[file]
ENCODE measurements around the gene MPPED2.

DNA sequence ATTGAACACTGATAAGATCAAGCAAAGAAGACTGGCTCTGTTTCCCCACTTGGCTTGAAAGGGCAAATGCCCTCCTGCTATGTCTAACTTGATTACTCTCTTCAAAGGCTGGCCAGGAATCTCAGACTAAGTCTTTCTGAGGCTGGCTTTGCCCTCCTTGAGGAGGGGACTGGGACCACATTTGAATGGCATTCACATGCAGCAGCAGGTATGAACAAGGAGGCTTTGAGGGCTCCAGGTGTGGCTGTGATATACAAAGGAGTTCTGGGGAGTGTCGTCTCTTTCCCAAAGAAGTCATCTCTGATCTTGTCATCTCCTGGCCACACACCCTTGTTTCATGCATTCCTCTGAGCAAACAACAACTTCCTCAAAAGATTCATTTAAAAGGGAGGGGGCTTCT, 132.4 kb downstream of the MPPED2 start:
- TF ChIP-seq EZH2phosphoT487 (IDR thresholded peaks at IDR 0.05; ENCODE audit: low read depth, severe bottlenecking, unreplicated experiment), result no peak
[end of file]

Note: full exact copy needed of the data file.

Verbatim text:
ENCODE measurements around the gene MPPED2.

DNA sequence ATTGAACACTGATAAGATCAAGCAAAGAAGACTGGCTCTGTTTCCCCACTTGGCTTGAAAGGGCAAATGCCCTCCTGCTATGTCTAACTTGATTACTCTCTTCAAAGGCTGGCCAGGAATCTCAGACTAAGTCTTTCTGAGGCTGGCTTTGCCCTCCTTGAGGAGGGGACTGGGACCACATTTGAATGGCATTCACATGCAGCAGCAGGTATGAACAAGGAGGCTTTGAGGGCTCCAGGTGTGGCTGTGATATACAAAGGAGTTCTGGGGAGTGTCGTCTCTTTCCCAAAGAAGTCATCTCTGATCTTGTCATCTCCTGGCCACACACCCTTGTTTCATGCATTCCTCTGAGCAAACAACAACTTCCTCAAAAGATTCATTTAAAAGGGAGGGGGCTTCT, 132.4 kb downstream of the MPPED2 start:
- TF ChIP-seq EZH2phosphoT487 (IDR thresholded peaks at IDR 0.05; ENCODE audit: low read depth, severe bottlenecking, unreplicated experiment), result no peak